Okay, enough about the Clippers. The main thing to take away from Game 7 was that, without question, this was the Spurs second-best performance of the series, after Game 3. They were much better in this game, top to bottom than in Games 2 and 5. If you told me they were going to score 109 in regulation before the game started I'd have taken that gladly and I bet Pop would have too. They just picked a bad night to have a bad night, as the saying goes. The Clippers hit a dozen shots they just had no business making between Paul, Redick, Crawford and Barnes. They made 14-of-27 threes, many of them contested. The Spurs lost one of the greatest games I've ever seen, but they didn't lose the series tonight.
They lost it at home in Game 6.
I'm not blind and I'd like to think that I'm not stupid. There were at least 25 decisions by Popovich, from lineups, to match-up things, to play-calls, during the game I strongly disagreed with. There were certain Spurs whom I thought performed poorly overall and down the stretch. I just don't see the point in playing Monday Morning Quarterback with Pop because it sounds whiny, ungrateful and bitter and I don't want to be any of those things.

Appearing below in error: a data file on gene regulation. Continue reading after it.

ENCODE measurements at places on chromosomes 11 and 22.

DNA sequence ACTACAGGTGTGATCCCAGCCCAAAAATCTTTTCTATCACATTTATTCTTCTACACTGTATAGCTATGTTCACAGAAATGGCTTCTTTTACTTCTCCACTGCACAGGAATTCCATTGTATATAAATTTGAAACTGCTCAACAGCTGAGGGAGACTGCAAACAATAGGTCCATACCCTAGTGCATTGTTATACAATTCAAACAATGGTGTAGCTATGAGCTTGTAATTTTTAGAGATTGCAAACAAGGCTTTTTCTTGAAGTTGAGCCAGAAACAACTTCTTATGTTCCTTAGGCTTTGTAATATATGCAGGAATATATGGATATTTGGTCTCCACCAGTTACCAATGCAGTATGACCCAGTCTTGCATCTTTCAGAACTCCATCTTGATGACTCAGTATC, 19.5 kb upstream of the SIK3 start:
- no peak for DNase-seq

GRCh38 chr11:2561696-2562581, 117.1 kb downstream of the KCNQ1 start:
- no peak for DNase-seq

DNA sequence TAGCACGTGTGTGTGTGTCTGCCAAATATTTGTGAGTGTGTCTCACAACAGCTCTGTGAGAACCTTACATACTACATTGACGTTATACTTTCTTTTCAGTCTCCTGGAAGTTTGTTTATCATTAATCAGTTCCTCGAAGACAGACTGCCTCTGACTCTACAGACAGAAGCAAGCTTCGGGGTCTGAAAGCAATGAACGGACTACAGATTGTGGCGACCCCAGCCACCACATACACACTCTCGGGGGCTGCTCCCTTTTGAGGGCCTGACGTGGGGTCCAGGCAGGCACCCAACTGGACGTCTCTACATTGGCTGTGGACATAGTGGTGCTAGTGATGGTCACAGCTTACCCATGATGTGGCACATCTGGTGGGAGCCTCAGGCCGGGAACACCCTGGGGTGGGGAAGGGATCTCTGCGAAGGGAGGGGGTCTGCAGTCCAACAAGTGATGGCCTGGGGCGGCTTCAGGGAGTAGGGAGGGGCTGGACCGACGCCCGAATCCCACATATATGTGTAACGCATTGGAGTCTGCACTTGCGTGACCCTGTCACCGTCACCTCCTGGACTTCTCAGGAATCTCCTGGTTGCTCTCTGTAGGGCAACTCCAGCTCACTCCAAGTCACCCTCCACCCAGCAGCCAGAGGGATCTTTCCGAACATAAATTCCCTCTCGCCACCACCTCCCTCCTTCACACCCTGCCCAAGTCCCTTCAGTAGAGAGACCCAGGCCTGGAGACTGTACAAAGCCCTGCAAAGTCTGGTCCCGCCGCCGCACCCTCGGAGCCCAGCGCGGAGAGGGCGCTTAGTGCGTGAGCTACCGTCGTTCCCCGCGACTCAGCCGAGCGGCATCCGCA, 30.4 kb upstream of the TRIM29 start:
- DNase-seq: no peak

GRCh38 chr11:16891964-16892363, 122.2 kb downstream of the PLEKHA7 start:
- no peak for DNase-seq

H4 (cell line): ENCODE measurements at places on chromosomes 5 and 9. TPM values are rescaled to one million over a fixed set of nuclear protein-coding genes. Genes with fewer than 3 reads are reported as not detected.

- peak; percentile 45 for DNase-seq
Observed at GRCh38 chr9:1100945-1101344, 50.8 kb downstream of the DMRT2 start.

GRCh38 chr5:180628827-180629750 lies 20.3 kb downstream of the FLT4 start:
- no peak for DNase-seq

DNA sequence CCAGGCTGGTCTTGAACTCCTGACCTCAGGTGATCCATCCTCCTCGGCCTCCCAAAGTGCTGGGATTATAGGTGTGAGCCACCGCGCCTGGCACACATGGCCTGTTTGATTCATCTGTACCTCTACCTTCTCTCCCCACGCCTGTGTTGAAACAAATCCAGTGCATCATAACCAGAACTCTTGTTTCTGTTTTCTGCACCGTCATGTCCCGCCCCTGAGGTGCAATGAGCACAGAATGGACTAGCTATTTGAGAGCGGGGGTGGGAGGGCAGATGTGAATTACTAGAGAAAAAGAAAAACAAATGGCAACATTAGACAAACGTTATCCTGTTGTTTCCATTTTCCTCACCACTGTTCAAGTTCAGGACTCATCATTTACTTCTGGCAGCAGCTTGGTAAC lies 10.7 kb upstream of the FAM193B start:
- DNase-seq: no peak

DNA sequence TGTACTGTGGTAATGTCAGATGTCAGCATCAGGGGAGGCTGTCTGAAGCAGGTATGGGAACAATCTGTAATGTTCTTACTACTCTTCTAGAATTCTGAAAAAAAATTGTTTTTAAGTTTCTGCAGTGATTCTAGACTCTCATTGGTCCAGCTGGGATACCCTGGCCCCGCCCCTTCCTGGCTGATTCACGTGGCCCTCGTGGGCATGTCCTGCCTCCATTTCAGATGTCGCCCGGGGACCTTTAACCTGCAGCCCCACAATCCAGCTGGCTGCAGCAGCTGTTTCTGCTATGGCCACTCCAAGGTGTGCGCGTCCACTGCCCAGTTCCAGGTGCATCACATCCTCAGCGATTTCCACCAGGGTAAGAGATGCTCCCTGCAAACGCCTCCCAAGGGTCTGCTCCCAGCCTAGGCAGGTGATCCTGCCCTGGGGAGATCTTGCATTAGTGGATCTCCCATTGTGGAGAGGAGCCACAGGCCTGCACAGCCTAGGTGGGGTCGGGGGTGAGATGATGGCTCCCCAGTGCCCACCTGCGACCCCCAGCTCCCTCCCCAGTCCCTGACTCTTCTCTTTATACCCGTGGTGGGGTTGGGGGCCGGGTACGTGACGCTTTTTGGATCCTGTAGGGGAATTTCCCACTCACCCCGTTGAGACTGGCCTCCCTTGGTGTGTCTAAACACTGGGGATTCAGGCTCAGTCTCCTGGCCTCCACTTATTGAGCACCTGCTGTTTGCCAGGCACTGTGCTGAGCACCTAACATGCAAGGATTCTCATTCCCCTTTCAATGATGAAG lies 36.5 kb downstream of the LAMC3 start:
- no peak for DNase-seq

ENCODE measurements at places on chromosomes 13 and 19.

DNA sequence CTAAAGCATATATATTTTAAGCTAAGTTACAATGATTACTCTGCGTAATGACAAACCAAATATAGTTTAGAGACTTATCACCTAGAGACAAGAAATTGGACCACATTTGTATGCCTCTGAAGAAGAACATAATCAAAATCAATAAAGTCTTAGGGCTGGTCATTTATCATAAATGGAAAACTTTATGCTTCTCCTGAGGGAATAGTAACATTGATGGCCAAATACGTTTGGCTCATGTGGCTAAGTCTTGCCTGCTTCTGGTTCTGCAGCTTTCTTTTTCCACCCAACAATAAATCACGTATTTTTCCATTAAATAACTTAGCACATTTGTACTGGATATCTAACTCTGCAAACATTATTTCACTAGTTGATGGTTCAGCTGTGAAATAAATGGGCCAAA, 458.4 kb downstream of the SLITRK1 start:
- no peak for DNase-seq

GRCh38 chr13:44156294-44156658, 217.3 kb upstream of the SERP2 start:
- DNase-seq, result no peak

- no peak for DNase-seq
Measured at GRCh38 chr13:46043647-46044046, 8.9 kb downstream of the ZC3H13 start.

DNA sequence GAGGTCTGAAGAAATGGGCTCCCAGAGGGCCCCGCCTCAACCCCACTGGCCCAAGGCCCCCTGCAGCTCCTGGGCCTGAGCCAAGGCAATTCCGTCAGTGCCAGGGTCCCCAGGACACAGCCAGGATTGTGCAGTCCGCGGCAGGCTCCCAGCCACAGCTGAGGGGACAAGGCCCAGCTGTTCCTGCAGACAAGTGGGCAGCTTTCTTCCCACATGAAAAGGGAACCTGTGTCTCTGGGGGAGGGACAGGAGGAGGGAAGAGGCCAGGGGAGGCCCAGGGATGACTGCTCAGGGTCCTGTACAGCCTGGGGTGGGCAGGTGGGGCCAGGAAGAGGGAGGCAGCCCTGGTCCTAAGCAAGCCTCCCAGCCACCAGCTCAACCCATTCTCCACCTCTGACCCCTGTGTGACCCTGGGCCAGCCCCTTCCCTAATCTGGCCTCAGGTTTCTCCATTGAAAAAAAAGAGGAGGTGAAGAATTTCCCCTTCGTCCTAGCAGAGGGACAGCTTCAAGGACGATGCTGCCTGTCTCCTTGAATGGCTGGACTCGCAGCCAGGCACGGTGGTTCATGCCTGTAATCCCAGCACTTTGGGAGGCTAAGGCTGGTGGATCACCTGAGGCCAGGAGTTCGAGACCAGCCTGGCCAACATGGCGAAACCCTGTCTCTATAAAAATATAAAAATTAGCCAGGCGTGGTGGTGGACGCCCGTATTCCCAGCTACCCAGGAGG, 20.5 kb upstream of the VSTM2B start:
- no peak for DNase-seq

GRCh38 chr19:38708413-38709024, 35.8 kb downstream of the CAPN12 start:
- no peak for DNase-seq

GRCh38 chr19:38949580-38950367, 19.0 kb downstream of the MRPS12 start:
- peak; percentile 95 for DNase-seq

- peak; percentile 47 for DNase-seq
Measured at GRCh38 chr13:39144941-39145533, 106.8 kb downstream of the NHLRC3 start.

I don't want to name the players in question because, in the words of Rasheed Wallace, "Both teams played hard, my man."
Also, the players I won't name are French.
The least-surprising aspect of the game was how well Duncan played, which is just a ridiculous thing to type about a 39-year-old in an NBA playoff series, as opposed to, say, a poker tournament. Duncan averaged 17.9 points on 58.9 percent shooting to go with 11.1 rebounds, 3.3 assists, 1.4 blocks and 1.3 steals per game, producing a star-level 24.5 PER. Duncan had four (!) 20-10 games in the series and made DeAndre Jordan look hapless in post defense. I just have no idea how he's still doing this. Honestly I don't remember him being THIS good in any of the four playoff series last year, but maybe that was because he had more help and didn't have to be. I don't think this was the final game of Duncan's career, but if this is how he wants to go out, I can't blame him. Not many all-timers can say they left the game while still playing at a dominant level.